People who consistently smoked an average of less than 1 cigarette per day over their lifetime had a 64% higher risk of earlier death than never-smokers, and those who smoked between 1 and 10 cigarettes a day had an 87% higher risk of earlier death than never-smokers, according to a new study from researchers at the National Cancer Institute (NCI). Risks were lower among former low-intensity smokers than in those who were still smokers, and the risk decreased with an earlier age at quitting. The results of the study were reported in the December 5, 2016, JAMA Internal Medicine.1
Increased Mortality Risks
When researchers looked at specific causes of death among study participants, a particularly strong association was observed for lung cancer mortality. Those who consistently averaged less than 1 cigarette per day over their lifetime had nine times the risk of dying from lung cancer than never-smokers. Among people who smoked between 1 and 10 cigarettes per day, the risk of dying from lung cancer was nearly 12 times higher than that of never-smokers.
The researchers looked at risk of death from respiratory disease, such as emphysema, as well as the risk of death from cardiovascular disease. People who smoked between 1 and 10 cigarettes a day had over 6 times the risk of dying from respiratory diseases than never-smokers and about one and half times the risk of dying of cardiovascular disease than never-smokers.
Diet and Health Study
To better understand the effects of low-intensity smoking on mortality from all causes and for specific causes of death, the scientists analyzed data on over 290,000 adults in the NIH-AARP (American Association of Retired Persons) Diet and Health Study. Low-intensity smoking was defined as 10 or fewer cigarettes per day. All participants were between the ages of 59 and 82 at the start of the study.
Participants were asked about their smoking behaviors during 9 periods of their lives, beginning with before they reached their 15th birthday until after they reached the age of 70 (for the older participants). Among current smokers, 159 reported smoking less than 1 cigarette per day consistently throughout the years that they smoked; nearly 1,500 reported smoking between 1 and 10 cigarettes per day.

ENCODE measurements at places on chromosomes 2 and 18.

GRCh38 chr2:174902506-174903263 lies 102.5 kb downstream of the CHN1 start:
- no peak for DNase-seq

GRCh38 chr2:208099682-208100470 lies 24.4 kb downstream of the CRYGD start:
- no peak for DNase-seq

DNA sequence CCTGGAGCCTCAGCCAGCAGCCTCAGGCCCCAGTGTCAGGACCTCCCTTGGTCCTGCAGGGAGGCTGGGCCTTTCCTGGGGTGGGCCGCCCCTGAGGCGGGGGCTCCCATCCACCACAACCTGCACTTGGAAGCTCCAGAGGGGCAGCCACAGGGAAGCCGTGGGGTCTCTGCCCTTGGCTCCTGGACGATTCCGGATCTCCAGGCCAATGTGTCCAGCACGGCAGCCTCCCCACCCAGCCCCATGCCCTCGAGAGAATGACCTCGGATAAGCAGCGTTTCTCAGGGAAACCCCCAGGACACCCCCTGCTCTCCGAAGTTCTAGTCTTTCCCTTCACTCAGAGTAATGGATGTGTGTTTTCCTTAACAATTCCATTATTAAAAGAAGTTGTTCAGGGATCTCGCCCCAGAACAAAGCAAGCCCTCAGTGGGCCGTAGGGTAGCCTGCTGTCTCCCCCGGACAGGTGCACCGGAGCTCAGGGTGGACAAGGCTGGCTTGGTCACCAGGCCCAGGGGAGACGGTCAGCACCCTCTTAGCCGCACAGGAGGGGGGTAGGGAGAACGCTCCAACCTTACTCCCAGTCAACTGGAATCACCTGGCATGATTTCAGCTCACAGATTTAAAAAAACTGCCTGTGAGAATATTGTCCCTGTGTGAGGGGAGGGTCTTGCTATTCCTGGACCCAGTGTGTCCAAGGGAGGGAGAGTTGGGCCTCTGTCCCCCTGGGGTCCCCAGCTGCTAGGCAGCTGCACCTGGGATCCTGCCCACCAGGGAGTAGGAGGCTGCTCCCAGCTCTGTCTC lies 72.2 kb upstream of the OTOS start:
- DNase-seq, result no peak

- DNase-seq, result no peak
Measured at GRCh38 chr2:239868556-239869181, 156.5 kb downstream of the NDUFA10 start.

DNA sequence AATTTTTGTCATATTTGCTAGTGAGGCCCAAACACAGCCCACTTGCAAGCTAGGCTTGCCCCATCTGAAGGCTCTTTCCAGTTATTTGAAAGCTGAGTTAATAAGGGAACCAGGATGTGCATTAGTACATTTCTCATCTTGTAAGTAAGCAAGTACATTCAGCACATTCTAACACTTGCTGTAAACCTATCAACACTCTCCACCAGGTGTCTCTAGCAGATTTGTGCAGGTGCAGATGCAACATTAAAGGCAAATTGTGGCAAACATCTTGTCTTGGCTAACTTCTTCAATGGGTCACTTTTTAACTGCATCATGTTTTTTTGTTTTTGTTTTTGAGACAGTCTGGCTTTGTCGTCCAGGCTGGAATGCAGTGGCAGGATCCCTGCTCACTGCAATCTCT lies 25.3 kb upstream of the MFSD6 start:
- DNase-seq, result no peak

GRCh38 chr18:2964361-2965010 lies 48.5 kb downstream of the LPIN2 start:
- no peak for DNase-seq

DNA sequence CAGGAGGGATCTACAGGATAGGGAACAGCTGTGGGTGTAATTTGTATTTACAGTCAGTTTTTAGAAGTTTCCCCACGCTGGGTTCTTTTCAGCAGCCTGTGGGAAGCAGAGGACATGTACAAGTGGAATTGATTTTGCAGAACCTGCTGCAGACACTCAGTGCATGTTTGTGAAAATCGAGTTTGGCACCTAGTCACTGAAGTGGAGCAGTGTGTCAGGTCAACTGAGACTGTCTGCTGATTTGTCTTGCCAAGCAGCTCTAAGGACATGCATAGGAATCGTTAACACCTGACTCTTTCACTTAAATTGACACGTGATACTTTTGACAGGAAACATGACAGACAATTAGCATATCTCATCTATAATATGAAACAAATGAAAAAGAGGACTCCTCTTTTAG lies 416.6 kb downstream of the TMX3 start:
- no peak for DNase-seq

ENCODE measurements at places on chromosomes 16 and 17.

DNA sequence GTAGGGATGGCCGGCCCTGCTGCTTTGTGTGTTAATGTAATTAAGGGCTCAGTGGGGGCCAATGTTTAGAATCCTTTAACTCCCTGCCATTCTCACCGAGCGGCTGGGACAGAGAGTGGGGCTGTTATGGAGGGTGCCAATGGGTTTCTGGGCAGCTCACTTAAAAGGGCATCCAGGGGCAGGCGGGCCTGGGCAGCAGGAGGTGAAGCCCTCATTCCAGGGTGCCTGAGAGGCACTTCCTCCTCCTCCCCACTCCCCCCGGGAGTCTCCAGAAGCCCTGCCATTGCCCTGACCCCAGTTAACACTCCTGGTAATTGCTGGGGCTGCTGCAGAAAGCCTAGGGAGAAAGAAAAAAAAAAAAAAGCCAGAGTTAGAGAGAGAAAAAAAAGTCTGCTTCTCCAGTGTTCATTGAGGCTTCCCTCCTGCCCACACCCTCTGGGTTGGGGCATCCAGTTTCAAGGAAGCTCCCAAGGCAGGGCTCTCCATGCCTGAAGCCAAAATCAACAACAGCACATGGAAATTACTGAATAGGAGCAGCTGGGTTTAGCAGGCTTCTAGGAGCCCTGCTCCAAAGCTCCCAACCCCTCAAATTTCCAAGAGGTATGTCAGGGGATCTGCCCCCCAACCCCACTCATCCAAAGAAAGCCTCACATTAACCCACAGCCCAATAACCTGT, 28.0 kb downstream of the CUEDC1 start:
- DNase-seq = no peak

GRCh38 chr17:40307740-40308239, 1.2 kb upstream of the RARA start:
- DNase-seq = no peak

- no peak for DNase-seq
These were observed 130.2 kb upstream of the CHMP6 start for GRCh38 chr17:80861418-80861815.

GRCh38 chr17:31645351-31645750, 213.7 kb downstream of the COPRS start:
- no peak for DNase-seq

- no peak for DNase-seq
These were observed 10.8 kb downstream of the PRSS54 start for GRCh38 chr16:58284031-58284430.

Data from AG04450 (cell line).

The study relied on people recalling their smoking history over many decades, which introduced a degree of uncertainty into the findings. Also, despite the large number of people surveyed, the number of consistent low-intensity smokers was relatively small.
Another limitation of the study is that the participants were mostly white and in their 60s and 70s, so the smoking patterns collected in the study reflect only a particular set of age groups in the United States. Future studies among younger populations and other racial and ethnic groups are needed, particularly as low-intensity smoking has historically been more common among racial and ethnic minorities in the United States.
Maki Inoue-Choi, PhD
“The results of this study support health warnings that there is no safe level of exposure to tobacco smoke,” said Maki Inoue-Choi, PhD, NCI, Division of Cancer Epidemiology and Genetics, and lead author of the study. “Together, these findings indicate that smoking even a small number of cigarettes per day has substantial negative health effects and provide further evidence that smoking cessation benefits all smokers, regardless of how few cigarettes they smoke.” ■
1. Inoue-Choi M, Liao L, Reyes-Guzman C, et al: Association of long-term low-intensity smoking with all-cause and cause-specific mortality in the NIH-AARP Diet and Health Study. JAMA Intern Med. December 5, 2016 (early release online).